Hispanic families routinely pay more for credit, often accompanied by risky terms. Not
surprisingly, they also bear a disproportionate share of the consequences, as demonstrated by
declining income, wealth, and homeownership levels.

Despite having the necessary authority and mandates, federal regulators failed to reign in the
worst practices or advance policies that could have set families up for financial success. In fact,
rollbacks on regulations and oversight paved the way for many troubling practices. Borrowers
that were otherwise qualified for credit but considered hard-to-serve were often shut out of the
market and forced to rely on inferior products. Issuers of subprime mortgage and credit
frequently targeted minority communities as fertile ground for expansion, often as a replacement
of prime products rather than a complement. Much of this lending was conducted by underregulated
finance companies. In the years before the burst of the housing bubble, true market
oversight was nearly impossible and gaming the system became widespread.
Under such a regime, Latino borrowers and neighborhoods fared poorly. The lack of strong
oversight, inability to identify disparate impact trends, and general inactivity to prevent deceptive
practices have manifested real consequences for struggling families. Specifically, deficient
oversight failed Latinos, other communities of color, and those of modest means in the following
ways:

  • Access to prime products was restricted, even when borrowers had good credit and high incomes. This most often occurred because short-term profits were prioritized over long-term gains. For instance, many Hispanic borrowers have unique profiles that creditors often consider hard-to-serve. 1 Despite the fact that sound underwriting models and products exist that can service consumers with these characteristics, there was little incentive to sell them in the marketplace. Such models earned issuers little profit, while subprime models had streamlined underwriting processes and were easy to line with high fees and inflated interest rates. The profitability of the models was also set in part by the price that Wall Street was willing to pay for risk. As their appetite for risk grew, expensive and risky subprime credit became readily available while affordable and low-risk prime credit was restricted. In this way, expensive and risky products drove out those that were most favorable to borrowers. As a result, Latino families have paid more for credit in most market segments. They are 30% more likely to receive high-cost mortgages, nearly twice as likely as White families to have credit card interest rates over 20%, and more likely to be charged costly markups on their auto loans.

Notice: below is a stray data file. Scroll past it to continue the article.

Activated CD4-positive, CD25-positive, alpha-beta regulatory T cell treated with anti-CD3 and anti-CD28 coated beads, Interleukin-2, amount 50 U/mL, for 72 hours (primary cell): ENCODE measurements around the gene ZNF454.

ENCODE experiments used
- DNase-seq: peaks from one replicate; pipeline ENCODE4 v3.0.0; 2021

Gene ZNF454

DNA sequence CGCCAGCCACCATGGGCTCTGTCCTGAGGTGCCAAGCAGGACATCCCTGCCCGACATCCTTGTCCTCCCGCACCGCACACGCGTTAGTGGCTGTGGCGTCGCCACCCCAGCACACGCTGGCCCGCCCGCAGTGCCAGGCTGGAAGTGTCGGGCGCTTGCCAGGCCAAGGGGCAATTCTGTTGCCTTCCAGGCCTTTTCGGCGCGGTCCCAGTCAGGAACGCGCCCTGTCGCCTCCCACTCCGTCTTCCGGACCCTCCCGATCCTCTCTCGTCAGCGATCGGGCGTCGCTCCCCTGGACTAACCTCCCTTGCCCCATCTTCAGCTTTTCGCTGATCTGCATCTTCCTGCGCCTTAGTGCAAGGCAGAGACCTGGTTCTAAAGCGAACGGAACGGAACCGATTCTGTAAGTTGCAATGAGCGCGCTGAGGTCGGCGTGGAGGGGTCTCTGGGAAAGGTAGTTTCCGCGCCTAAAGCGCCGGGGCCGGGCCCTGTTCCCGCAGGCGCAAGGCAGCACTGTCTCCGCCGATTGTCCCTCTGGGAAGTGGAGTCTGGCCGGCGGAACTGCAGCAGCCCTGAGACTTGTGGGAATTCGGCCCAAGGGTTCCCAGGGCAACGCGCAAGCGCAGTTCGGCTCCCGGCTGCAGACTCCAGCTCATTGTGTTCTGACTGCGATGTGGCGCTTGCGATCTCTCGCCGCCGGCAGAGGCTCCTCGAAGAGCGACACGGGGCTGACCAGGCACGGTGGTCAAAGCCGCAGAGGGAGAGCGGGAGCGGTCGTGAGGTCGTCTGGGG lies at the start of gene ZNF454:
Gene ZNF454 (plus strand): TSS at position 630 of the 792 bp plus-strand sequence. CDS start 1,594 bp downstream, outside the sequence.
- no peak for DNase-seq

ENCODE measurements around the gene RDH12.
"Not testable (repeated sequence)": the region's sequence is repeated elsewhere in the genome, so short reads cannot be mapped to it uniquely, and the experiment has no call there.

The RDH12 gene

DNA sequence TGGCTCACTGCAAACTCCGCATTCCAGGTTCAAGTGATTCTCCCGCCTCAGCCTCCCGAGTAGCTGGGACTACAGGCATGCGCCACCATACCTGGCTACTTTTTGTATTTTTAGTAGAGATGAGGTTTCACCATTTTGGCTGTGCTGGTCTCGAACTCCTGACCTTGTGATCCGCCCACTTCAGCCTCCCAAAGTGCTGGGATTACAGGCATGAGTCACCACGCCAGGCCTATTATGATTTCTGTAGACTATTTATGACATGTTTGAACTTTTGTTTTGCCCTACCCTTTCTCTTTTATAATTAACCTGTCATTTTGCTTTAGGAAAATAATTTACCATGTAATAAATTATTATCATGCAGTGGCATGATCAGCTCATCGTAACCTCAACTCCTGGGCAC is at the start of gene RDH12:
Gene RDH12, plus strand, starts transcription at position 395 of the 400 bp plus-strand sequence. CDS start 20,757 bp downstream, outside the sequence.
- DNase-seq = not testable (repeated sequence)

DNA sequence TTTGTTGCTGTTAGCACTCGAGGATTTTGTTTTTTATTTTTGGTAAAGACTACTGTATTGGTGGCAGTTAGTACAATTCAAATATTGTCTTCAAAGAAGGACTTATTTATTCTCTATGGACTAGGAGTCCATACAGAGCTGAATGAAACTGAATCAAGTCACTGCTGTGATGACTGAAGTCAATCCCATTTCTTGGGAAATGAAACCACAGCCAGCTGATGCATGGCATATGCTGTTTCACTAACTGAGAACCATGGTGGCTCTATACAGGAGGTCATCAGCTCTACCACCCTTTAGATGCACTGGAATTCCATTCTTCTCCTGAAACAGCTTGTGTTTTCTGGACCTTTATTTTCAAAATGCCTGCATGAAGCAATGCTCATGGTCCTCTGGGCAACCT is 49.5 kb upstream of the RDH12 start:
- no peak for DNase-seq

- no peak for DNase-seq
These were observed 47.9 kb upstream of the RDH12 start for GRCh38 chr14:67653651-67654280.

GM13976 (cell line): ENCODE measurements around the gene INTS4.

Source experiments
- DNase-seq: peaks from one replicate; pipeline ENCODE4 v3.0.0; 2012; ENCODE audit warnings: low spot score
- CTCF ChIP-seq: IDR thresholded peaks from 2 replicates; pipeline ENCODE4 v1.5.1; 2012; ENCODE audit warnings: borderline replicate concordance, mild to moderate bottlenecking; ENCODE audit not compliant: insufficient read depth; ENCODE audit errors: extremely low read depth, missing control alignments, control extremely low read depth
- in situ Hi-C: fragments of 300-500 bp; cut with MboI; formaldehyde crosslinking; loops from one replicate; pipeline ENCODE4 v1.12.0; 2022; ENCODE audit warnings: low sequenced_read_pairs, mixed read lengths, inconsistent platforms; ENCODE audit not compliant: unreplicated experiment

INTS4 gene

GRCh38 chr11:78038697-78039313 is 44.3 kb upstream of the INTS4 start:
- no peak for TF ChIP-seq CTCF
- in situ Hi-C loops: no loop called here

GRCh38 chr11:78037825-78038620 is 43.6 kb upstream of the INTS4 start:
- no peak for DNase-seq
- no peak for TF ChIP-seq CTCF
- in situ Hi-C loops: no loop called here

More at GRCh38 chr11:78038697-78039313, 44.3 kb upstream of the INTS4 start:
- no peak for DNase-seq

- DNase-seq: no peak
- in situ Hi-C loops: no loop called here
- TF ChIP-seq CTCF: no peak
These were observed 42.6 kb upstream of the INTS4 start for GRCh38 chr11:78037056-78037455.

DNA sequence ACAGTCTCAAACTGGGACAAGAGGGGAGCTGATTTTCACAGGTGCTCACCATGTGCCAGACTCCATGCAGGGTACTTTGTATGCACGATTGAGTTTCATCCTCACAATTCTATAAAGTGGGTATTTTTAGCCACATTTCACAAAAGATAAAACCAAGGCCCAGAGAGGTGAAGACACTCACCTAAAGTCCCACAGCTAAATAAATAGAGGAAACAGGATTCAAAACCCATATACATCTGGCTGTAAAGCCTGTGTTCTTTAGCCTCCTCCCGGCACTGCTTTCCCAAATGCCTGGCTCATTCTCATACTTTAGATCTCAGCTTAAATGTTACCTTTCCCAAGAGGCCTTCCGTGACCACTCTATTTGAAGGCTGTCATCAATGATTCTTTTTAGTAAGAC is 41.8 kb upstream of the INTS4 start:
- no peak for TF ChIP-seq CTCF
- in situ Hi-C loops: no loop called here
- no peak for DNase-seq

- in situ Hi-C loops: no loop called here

• Disparate impact trends and practices were not properly identified, investigated, or acted upon. Despite clear evidence that minority borrowers were paying more for credit and being steered into subprime credit when they qualified for prime, the trends went unnoticed by federal regulators. Federal analysts claimed that not enough data was available to take enforcement action against specific lenders. However, the FederalReserve and other agencies did not exercise their authority to further investigate clear and obvious signs of trouble. For example, a recent study shows that even after controlling for percent minority, low credit scores, poverty, and median home value, the proportion of subprime loans originated at the metropolitan level correlates with racial segregation. In fact, a study conducted by the Department of Housing and Urban Development (HUD) in 2000 found that high-income Blacks living in predominately Black neighborhoods were three times more likely to receive a subprime purchase loan than low-income White borrowers. Simple investigations would have turned up enough information to justify new lending rules and guidance, and possibly enforcement action. In fact, in one private meeting with a major mortgage lender, NCLR discovered that the company s wholesale portfolio consisted almost entirely of Black clients and only offered high-cost loans. The company was clearly targeting minority communities with its subprime affiliate while catering to affluent White households with its retail operation. A similar practice has also been revealed by whistleblowers in Baltimore v. Wells Fargo, who claim that deliberate strategies were employed whereby agents would target communities of color to market subprime mortgages.4 Other research has shown that payday lenders, buy here pay here auto dealers, and other fringe financial providers tend to cluster in minority and low-income communities.